Fly Parasites & Control
For a number of years we have been utilising fly parasites as part of our fly control protocols to build a sustainable reduction in fly population on farm.
Biting and nuisance flies cause all sorts of problems during the summer, especially on dairy farms and more intensive systems. Issues include summer mastitis and New Forest Eye, as well as reduced grazing time through increased cow movement and subsequent reduced yield.
Fly parasites enable you, as livestock farmers, to take a proactive, cost-effective approach to issues caused by biting and nuisance flies In turn, you can reduce insecticidal and antibiotic use, whilst improving potential herd performance during the spring and summer months. It is a long term approach to reducing your overall fly population. Therefore we do encourage that you utilise in conjunction with other traditional methods of fly control for the first few years.
We have had some brilliant results on farm from the use of fly parasites. Some farms have now seen such a reduction in fly population, that they have now reduced the number of fly parasite bags used.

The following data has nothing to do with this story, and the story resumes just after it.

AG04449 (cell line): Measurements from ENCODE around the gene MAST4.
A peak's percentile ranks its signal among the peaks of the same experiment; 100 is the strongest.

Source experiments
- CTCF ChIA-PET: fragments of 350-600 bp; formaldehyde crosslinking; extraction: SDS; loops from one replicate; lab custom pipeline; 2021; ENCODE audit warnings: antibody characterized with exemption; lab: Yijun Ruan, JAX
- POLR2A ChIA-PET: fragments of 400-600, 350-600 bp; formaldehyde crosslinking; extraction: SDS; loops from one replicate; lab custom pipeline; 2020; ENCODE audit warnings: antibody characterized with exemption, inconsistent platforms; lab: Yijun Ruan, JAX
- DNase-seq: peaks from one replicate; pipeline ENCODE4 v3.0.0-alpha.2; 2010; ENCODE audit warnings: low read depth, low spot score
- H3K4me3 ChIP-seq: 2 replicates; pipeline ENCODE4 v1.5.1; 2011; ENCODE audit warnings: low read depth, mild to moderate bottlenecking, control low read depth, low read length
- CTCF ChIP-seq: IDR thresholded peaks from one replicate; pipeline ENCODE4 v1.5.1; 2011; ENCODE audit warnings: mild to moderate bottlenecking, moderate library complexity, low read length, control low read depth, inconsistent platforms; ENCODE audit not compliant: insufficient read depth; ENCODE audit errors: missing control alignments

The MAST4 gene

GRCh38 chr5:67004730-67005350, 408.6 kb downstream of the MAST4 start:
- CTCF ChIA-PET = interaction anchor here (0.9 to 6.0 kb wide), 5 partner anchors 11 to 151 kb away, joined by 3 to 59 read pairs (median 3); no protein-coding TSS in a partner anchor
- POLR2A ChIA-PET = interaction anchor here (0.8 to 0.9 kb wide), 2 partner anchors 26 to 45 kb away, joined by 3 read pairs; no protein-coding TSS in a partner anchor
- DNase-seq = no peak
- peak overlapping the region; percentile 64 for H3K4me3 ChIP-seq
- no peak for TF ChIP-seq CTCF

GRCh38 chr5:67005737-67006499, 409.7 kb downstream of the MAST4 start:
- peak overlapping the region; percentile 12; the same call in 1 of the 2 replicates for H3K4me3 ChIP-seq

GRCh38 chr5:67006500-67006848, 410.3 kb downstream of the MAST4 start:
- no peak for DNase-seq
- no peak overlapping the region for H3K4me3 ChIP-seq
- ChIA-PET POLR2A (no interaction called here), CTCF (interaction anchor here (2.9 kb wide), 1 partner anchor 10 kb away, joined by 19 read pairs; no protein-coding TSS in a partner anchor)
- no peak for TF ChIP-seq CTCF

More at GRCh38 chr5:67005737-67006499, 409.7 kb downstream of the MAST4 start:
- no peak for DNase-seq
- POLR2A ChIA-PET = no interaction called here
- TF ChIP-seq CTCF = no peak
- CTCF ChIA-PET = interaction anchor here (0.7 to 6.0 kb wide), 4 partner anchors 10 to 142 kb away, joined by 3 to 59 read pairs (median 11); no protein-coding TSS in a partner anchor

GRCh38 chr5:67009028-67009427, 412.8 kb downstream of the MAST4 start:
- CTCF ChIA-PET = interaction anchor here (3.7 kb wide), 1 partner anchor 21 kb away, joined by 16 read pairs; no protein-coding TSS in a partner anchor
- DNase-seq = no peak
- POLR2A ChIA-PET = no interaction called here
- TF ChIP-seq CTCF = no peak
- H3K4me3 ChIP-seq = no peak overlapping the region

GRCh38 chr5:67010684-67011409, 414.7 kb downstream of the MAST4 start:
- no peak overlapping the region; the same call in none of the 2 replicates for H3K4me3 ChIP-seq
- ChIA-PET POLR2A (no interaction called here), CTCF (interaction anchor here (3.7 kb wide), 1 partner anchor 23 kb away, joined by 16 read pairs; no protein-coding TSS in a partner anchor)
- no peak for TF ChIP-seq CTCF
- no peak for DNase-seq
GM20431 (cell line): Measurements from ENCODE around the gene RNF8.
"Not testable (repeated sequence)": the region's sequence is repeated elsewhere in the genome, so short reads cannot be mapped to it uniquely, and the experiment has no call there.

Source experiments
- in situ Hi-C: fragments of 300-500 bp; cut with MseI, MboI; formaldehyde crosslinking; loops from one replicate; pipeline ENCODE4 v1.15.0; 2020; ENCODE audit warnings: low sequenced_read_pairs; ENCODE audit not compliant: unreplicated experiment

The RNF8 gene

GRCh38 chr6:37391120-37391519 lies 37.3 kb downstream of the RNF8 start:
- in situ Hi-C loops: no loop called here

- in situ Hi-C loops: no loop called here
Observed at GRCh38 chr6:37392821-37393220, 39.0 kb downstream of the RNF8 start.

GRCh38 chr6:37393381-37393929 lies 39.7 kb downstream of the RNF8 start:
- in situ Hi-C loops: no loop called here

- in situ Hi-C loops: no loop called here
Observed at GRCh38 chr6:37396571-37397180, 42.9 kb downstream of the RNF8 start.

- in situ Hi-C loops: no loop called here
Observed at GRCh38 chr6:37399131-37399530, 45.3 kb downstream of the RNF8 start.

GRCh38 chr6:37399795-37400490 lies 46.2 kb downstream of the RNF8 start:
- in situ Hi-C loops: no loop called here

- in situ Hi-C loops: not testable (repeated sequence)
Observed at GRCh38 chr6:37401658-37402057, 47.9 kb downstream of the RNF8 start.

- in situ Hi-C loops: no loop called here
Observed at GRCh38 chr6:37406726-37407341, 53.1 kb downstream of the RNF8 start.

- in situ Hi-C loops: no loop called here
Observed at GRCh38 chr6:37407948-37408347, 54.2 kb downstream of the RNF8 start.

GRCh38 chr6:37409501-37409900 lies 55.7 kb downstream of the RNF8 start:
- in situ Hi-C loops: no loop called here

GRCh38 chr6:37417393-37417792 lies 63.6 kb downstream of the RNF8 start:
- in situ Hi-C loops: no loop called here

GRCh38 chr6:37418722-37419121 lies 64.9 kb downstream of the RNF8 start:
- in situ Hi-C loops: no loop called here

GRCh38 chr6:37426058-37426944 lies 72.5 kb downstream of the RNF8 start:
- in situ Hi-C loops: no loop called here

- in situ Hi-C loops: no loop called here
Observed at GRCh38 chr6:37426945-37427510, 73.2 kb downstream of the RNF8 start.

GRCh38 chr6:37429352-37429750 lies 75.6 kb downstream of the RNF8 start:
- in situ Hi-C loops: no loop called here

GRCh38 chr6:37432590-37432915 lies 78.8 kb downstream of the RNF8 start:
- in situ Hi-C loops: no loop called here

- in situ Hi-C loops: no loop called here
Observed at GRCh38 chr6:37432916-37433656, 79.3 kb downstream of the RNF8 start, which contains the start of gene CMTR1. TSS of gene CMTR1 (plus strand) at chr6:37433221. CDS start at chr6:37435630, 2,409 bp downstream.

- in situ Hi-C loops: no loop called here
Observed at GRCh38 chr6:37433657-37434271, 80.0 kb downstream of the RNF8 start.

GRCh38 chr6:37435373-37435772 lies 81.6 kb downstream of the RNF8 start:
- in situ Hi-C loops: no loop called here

VetTech Fly Parasite Service
Our VetTechs are fully trained fly parasite distribution and training. The quantity you need on farm will fully depend on the size of the fly breeding population. This is why we advise an initial VetTech visit (free of charge!) to determine the best option for you.
If you would like to find out more about this, please contact us.
Frequently Asked Questions
Fly parasites are parasitic wasps, but they do not retain the characteristics that the term “wasp” brings to mind. They are very small insects, approximately 2mm in length and they only eat nuisance flies.
We call our fly parasites “Friendly Flies” because they cause no harm to livestock, humans or other beneficial insects.
Female Friendly Flies pierce the nuisance fly maggot pupae. They can lay up to 350 eggs per day and on hatching, the parasites subsequently eat the maggots. Over time, this cycle naturally reduces the nuisance fly population. They only parasitize the specific nuisance fly species.
Fly parasites should be spread in areas where the breeding fly population is. For example in standing muck areas that are not often disturbed, such as:
- The edge of a slurry pit
- Straw yards
- Corners of cubicle sheds
- Additional areas of standing manure
To make this process easier, we offer a free VetTech visit when you first start using fly parasites to help identify the best places to distribute.